To the Members of Congress: The Only Three Moves That Will Stop the Oil Price Advance

By Keith Fitz-Gerald
Investment Director
Money Morning/The Money Map Report

An Open Letter to Congress:

First there was the trillion-dollar pork fest for energy.

Then there was the decision to go with corn-based ethanol.

Now, Congress has voted to stop adding oil to the national Strategic Petroleum Reserve (which was created in the 1970s to smooth out pricing disruptions and supply problems).

Talk about missing the point!

Sure you could argue that by putting less into the strategic reserves we could take some of the pressure off price… and by implication help bring it down from its record level at more than $130 a barrel.

I mean it sure sounds good in theory, especially in an election year. But in reality the strategic petroleum reserves would last only 2 months, even if we cut off all imports tomorrow. So there's simply not enough volume to make a dent in recent price hikes.

Nor can we drill or refine our way out of this mess, as President George Bush seems to favor. In a recent interview with Yahoo! News, the president suggested both as alternatives when in reality we can do neither.

For one thing, refiners are the ultimate middlemen and they're pinched at these prices. They simply can't make money as they try to refine an increasingly expensive product and sell it to users who are chaffing at $4 a gallon. That's why stocks like Western Refining Inc. (WNR), Tesoro Corp. (TSO), and Valero Energy Corp. (VLO), for example, have fallen by nearly 30-40% in recent months. Their margins get worse with each up-tick in oil prices from here on out now that we've reached a point where high prices are beginning to dampen demand.

For another, drilling and refining our way out of this assumes we have oil to begin with… we don't. And even if we turn the Alaskan Tundra into Swiss cheese, the demand reduction we're seeing here in the United States is being dramatically offset by developing countries that are guzzling gasoline at unprecedented rates.

In fact, those are precisely the reasons that I've been predicting for years that oil prices were headed skyward and why I've just recently boosted my target price for crude oil to $225 a barrel.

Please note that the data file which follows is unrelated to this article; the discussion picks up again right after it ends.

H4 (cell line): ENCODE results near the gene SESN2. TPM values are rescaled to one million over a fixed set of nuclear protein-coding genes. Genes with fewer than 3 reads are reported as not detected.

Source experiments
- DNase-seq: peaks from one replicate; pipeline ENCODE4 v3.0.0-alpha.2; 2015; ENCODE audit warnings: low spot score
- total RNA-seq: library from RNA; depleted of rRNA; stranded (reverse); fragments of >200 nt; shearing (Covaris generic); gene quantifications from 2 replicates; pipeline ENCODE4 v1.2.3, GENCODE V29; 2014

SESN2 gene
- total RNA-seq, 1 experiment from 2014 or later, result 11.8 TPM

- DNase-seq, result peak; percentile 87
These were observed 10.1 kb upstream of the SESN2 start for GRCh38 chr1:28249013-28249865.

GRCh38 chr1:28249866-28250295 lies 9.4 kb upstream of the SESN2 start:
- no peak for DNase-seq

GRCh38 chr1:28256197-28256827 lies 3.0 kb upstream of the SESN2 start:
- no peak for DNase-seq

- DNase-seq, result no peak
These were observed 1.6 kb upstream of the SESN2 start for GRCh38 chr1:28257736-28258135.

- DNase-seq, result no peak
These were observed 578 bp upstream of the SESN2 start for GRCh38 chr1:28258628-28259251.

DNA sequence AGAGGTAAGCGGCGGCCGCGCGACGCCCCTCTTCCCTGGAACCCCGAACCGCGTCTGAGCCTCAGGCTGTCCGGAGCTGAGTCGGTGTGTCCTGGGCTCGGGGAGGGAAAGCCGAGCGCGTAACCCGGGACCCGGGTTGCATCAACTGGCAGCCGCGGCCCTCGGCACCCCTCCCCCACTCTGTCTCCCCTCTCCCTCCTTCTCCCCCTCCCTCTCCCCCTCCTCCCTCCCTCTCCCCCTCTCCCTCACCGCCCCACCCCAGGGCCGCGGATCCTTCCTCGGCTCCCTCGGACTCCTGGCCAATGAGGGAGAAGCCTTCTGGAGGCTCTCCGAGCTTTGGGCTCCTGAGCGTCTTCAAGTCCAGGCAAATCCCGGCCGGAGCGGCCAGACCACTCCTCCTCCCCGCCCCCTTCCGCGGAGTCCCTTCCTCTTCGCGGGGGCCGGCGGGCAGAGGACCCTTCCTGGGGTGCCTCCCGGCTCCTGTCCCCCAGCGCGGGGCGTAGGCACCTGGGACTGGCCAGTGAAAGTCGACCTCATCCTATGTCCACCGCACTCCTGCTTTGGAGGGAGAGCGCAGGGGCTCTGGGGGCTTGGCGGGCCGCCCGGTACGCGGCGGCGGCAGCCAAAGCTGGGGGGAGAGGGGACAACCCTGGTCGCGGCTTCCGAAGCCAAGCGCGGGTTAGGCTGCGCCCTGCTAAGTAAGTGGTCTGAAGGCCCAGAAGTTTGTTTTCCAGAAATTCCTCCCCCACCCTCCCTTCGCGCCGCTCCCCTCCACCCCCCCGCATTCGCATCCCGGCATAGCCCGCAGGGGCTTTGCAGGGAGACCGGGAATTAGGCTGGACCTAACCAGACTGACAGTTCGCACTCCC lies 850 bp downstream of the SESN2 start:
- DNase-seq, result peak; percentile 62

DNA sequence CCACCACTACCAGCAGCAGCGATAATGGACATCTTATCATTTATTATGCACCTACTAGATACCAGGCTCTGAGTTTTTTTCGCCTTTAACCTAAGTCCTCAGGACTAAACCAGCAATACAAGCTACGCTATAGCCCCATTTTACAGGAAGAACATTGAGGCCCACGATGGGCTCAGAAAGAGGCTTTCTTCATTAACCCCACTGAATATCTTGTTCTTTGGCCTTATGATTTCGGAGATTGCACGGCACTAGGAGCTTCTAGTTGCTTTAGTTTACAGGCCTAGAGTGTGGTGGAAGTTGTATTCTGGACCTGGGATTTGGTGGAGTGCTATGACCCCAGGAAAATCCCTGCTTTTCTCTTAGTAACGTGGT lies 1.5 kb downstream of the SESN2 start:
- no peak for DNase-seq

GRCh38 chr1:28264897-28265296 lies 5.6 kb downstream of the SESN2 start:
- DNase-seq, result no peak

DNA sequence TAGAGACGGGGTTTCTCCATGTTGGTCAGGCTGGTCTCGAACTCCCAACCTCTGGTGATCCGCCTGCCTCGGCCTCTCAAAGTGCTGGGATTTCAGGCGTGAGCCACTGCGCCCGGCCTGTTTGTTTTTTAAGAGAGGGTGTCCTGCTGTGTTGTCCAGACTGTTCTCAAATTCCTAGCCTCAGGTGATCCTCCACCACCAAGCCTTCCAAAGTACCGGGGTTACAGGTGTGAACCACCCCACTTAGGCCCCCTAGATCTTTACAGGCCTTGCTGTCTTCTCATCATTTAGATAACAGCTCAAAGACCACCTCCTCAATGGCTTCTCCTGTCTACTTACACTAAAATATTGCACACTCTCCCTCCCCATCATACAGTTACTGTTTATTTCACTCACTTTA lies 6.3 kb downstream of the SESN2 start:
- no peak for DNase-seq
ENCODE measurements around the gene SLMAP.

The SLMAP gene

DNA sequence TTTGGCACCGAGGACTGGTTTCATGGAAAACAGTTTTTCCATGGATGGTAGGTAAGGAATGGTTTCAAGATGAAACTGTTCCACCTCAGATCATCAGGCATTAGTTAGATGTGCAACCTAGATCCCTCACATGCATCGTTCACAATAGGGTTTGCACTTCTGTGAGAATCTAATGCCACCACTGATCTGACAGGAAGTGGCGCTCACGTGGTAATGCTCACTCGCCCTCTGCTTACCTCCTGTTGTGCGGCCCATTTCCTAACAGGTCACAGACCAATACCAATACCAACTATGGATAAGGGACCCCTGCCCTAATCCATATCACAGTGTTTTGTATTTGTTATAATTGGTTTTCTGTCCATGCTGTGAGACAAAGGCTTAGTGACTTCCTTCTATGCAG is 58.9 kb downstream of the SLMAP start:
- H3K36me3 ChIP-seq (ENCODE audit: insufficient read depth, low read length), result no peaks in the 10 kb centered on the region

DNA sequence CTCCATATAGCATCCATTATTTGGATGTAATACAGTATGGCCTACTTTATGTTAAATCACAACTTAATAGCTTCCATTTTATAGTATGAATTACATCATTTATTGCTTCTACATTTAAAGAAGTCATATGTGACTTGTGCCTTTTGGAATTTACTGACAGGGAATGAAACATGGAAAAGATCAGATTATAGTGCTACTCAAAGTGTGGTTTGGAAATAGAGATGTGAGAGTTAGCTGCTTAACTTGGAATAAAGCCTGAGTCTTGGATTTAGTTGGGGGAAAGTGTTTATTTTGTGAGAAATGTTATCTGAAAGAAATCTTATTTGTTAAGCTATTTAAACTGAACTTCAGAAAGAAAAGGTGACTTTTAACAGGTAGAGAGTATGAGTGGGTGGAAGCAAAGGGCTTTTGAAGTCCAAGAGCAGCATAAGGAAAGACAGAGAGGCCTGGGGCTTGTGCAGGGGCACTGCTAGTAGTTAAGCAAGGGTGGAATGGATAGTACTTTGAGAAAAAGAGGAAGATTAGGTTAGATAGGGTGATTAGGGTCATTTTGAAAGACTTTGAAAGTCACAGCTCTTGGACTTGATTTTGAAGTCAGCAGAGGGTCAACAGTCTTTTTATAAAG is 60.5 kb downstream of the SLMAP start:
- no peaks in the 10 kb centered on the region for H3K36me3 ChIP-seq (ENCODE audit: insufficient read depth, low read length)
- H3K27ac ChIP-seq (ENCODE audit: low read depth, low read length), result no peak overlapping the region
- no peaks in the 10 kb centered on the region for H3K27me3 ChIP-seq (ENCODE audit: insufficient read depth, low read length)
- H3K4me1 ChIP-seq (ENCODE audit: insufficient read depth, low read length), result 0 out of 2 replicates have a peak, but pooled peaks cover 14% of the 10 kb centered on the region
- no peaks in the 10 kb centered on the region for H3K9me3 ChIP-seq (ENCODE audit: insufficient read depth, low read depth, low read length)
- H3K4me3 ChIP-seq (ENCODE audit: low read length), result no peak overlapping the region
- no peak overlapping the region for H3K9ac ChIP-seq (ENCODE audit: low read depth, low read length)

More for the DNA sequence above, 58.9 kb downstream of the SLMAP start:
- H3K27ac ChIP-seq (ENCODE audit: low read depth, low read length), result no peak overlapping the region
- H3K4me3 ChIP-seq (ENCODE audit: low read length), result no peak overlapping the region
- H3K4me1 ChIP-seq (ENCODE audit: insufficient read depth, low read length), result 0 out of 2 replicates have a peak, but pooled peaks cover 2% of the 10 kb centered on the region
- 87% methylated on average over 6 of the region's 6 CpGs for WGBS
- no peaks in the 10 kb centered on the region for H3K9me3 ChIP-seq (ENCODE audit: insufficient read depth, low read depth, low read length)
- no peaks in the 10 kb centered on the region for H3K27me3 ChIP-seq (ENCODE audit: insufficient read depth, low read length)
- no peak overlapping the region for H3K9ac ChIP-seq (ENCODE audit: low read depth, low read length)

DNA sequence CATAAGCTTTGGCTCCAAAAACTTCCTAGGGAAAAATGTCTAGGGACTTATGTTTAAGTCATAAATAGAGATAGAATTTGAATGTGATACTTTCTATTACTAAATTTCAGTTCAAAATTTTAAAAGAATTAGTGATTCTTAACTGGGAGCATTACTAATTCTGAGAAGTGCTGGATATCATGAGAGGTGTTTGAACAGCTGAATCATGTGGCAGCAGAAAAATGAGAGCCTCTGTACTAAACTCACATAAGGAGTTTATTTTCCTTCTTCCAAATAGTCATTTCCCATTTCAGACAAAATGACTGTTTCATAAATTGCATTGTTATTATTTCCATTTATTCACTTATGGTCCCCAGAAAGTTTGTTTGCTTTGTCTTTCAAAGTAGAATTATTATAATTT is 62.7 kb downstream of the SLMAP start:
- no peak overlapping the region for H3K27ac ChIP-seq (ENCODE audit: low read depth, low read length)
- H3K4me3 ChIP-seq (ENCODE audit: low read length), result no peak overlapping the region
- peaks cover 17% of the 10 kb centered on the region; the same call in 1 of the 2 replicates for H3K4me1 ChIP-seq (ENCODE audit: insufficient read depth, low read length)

For what it's worth, here's my simple three-step plan.

  1. Encourage people to use less. This is not rocket science, guys, and I have no idea why our leadership can't understand this but apparently logic doesn't apply inside the Beltway. Our current fuel standards literally date to the 1970s and pre-date the emergence of both mini-vans and gas guzzling SUVs. They average 25 mpg when we all know damn well that manufacturers around the world are fully capable of building 40-50 mpg cars and are doing so for other markets like Europe and Asia where…taa daa…they sell a ton of small, zippy, gas-efficient vehicles.
  2. Create incentives for this to happen. Instead of providing pork laden tax breaks to the oil industry and stimulus packages that are simply nothing more than a glorified handout, why not shift the money to the consumers who need it? Seems to me that once people figure out they have a meaningful and lasting way of saving money, they'll not only make it happen, but line up immediately to get started.
  3. Reward those that develop alternatives. We have some of the best brains in the world in places like Silicon Valley and our University System. The fact that they're not working overtime on this issue suggests to me that they're not being prodded in the right place. We would easily jump start this process and conservation by rewarding alternative development and usage.

Call me crazy, but there's a reason why they call it "supply and demand."

The bottom line is that if we demand less, prices will come down.

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About the Author

Keith is a seasoned market analyst and professional trader with more than 37 years of global experience. He is one of very few experts to correctly see both the dot.bomb crisis and the ongoing financial crisis coming ahead of time - and one of even fewer to help millions of investors around the world successfully navigate them both. Forbes hailed him as a "Market Visionary." He is a regular on FOX Business News and Yahoo! Finance, and his observations have been featured in Bloomberg, The Wall Street Journal, WIRED, and MarketWatch. Keith previously led The Money Map Report, Money Map's flagship newsletter, as Chief Investment Strategist, from 20007 to 2020. Keith holds a BS in management and finance from Skidmore College and an MS in international finance (with a focus on Japanese business science) from Chaminade University. He regularly travels the world in search of investment opportunities others don't yet see or understand.

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